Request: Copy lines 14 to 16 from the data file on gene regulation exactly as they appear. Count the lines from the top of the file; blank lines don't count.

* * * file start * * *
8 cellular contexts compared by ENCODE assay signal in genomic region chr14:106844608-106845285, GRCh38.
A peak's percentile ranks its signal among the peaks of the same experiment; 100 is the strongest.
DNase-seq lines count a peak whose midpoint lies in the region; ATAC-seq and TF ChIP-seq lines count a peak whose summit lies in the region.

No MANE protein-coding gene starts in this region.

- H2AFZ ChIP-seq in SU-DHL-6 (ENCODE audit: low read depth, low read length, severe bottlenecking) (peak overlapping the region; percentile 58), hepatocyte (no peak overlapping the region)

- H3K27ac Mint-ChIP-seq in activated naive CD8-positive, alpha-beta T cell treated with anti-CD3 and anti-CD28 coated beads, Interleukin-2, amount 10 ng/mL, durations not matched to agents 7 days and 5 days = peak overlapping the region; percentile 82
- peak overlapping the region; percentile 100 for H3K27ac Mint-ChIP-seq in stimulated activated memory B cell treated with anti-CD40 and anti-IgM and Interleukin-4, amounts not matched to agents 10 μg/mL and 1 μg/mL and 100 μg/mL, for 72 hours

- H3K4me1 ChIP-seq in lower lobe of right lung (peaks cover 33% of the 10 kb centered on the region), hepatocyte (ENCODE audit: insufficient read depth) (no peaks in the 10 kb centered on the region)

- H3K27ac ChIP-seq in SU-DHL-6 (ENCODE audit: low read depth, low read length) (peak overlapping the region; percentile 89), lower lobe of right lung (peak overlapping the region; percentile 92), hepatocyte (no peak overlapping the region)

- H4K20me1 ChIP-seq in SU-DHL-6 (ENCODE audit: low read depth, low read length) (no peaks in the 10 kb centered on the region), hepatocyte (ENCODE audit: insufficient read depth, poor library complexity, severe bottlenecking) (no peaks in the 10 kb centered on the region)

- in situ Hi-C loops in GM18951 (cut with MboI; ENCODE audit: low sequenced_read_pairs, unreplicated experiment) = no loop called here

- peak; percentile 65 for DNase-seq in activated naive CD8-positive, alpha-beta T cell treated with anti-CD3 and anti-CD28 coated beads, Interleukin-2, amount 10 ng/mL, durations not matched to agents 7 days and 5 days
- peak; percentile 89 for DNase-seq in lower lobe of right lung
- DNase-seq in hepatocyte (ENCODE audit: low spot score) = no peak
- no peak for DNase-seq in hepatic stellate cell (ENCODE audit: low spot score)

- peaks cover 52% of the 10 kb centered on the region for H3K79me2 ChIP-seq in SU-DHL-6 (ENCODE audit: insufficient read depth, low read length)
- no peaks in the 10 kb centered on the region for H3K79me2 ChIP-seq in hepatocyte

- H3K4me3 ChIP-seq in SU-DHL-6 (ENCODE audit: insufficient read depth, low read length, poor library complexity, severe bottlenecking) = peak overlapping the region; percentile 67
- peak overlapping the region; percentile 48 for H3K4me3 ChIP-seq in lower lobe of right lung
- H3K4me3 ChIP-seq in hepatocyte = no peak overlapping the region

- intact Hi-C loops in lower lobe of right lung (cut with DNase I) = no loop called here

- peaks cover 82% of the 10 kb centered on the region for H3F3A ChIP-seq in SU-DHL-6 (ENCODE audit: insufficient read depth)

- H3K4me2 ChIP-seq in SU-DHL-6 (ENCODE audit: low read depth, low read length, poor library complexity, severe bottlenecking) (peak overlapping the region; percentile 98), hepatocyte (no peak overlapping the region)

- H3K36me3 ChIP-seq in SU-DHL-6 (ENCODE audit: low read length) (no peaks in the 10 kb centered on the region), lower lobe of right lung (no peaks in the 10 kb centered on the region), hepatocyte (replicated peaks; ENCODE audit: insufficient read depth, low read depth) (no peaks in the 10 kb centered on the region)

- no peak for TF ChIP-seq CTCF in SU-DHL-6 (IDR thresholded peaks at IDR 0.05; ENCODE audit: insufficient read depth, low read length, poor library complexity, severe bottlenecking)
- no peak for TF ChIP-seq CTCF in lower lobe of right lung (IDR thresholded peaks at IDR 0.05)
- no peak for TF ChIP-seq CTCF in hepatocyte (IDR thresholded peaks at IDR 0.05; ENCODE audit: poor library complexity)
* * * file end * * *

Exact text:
- DNase-seq in hepatocyte (ENCODE audit: low spot score) = no peak
- no peak for DNase-seq in hepatic stellate cell (ENCODE audit: low spot score)

- peaks cover 52% of the 10 kb centered on the region for H3K79me2 ChIP-seq in SU-DHL-6 (ENCODE audit: insufficient read depth, low read length)